First Steps Toward Meditation

First Steps Toward Meditation

April 05, 2017

First steps to meditation

     Meditation is a method of calming oneself, focusing attention and clearing out internal disturbance. It can be used as part of a religious observation or it can be a secular practice. The best-known type of meditation is call transcendental meditation or TM. It was made famous in the United States by a group of poets, writers and philosophers who have become known as Transcendentalists. Ralph Waldo Emerson was the central figure in this group, but others included Amos Bronson Alcott (father of Louisa May Alcott, the writer), Henry David Thoreau, Margaret Fuller, Frederic Henry Hedge, and Theodore Parker. This group known to, or were associated with, the Peabody sisters and the Hawthornes.

     Meditation can be practiced on its own for simple psychological reasons. A study done by Ron Jerving, A.F. Wilson, and J.M. Davidson examined adrenocortical activity during meditation. The study involved three different groups: One group did nothing; one group was composed of people who were new to TM, and practiced it for 3-4 months; the third group was one where the participants had practiced TM over a time period of three to five years. Although there was little difference between the group that did nothing and the people who were new to TM, the group that had practice transcendental meditation for three or more years showed a marked decrease in cortisol during meditation. Cortisol has been named the “stress hormone” and is part of that whole “fight or flight” syndrome. Some cortisol is essential for good health as it helps regulate autonomic functions such as breathing, but too much cortisol is believed to lead to a variety of illnesses such as ulcers or heart disease.

       Meditation has been practiced by contemplative religious orders of many different faiths, but you don’t have to belong to any religion to meditate. You can use it to calm yourself down in order to focus on a problem or to relieve anxiety. The key word here is “practice.” It is a skill that is learned – much like riding a bicycle or typing. That might be an over-simplification, but not by much.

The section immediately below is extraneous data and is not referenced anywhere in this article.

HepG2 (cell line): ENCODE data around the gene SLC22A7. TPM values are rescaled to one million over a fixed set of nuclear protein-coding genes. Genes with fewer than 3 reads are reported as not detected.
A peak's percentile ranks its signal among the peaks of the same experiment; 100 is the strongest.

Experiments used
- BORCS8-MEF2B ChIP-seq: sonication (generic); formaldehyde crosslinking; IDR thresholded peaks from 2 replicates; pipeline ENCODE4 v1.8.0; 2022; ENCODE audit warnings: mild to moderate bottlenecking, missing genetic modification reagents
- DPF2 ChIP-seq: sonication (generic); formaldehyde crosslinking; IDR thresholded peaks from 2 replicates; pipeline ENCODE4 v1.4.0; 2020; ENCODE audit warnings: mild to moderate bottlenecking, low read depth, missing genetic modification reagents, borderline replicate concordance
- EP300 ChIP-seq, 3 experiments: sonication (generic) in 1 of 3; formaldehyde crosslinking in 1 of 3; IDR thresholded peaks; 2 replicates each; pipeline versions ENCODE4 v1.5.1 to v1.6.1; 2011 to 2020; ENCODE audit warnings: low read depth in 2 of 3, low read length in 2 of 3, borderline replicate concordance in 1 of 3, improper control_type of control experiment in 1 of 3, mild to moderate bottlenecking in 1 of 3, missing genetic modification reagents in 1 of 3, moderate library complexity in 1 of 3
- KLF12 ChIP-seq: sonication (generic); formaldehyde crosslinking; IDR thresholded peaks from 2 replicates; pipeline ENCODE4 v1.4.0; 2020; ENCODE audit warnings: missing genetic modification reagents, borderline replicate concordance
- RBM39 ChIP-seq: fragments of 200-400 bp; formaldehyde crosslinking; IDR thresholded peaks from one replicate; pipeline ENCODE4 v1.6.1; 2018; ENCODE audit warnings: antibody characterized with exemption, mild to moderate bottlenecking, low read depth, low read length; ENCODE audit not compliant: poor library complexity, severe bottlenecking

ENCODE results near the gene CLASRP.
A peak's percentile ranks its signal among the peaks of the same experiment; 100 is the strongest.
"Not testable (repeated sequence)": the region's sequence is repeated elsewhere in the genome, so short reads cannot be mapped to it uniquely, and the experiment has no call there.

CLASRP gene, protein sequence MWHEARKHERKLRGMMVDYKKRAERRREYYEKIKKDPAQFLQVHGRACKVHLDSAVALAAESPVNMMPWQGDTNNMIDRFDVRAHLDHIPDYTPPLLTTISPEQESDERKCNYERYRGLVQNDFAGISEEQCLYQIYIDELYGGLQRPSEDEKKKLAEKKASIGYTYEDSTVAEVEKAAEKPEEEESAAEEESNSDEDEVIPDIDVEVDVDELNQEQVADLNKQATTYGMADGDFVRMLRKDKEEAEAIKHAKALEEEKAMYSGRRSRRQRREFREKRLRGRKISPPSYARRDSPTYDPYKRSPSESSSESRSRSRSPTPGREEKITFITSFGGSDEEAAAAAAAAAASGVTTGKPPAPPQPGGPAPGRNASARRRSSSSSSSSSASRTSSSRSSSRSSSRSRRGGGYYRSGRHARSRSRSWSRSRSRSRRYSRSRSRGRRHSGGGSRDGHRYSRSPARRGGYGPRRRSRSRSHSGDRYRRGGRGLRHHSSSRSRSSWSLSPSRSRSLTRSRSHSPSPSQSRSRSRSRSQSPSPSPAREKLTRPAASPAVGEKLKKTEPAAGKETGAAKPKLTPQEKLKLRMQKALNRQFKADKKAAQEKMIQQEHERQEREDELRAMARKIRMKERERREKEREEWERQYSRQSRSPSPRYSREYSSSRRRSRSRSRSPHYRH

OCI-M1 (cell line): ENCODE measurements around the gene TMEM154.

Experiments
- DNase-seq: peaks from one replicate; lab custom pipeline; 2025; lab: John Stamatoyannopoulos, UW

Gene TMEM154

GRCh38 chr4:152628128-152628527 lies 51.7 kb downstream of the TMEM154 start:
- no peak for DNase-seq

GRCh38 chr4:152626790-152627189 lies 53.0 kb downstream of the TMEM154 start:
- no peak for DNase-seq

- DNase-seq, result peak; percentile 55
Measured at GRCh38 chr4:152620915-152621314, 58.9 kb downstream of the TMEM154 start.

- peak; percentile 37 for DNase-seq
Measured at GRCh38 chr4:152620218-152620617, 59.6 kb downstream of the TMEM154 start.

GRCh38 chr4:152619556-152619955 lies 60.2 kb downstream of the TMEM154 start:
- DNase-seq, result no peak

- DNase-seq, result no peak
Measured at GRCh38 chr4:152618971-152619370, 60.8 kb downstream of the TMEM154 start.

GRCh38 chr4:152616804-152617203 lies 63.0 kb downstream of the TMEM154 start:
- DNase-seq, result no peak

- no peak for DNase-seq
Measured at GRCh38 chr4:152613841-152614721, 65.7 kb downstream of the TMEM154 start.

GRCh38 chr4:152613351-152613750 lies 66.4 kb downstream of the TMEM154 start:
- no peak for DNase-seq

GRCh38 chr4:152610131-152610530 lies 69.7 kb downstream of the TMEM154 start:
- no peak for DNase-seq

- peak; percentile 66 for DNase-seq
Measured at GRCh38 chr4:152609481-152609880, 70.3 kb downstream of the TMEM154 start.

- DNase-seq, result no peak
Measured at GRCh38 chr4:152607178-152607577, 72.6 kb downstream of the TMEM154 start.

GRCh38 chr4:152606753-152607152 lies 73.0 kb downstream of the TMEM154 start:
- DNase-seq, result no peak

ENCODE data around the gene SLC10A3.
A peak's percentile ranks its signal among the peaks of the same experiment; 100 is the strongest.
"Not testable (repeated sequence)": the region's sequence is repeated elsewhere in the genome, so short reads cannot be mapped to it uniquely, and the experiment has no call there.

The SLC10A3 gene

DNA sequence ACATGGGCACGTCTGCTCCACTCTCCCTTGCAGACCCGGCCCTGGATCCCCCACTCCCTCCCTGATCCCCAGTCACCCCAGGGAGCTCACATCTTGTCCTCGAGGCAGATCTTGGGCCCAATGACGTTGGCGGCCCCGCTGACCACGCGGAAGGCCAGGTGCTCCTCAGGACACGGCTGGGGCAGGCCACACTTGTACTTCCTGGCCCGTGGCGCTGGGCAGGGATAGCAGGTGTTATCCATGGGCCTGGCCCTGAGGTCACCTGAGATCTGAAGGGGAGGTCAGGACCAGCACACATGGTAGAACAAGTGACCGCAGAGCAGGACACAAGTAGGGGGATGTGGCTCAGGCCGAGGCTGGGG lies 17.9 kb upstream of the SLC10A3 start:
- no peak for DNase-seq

A person who has been meditating for many years can go into a light trance almost anywhere – including in the middle of a chaotic situation. The rest of us might need a little more preparation and freedom from distraction. It is for this reason that many books on meditation recommend taking a little time early in the morning before the rest of the world is awake, or late in the evening after other family members have gone to bed to practice meditating.

      Dim down the lights in the room so that you will be less distracted by your surroundings. If you wish, you can focus on a single candle or use a lamp – such as a Himalayan Salt Lamp – to illuminate a mandala. Mandalas are complex drawings that are used to focus attention. Focus on your breathing, and let the soft glow of the candle or lamp fill your consciousness. At first, you will find this difficult. The human mind is a busy place. Thoughts zip in and out of our heads at an amazing rate. This can be a good thing, but when the thoughts center around a loop of sadness or anger or even some types of happiness, we respond physically. Our muscles tense, we hold our bodies in cramped, uncomfortable positions, our hearts work harder and so do all our other organs. This physiological response, when extended over time, can cause illness. Through meditation, you learn to control your breath. By controlling your breath, and through relaxation exercises, you can teach your body to let go of the fight or flight response. This allows your mind to examine the situation and come up with a solution. Sometimes the solution is simply to decide not to respond emotionally. Sometimes, once the body has been coaxed out of panic mode, a solution will surface.

      The key is to let go of the things that disturb you, and to just breathe. Count your breaths, in and out. Breathe deeply and slowly, then let each breath go fully and completely. Your breath is always with you. When you consciously make it slow and steady, you can steady the rest of you. Thoughts will swim in and out. Just let them go. Imagine them as leaves that flow away on the wind – which is the breath of the world.

      If possible, set a little timer that has a soft chime to let you know when a minute or two has passed. At first, it will seem as if a minute is forever; but after you have learned to focus your attention, you will find that an hour or two can pass and you will feel as if it was just a minute. Or you can meditate for as little as thirty seconds and find that you are refreshed and calm.

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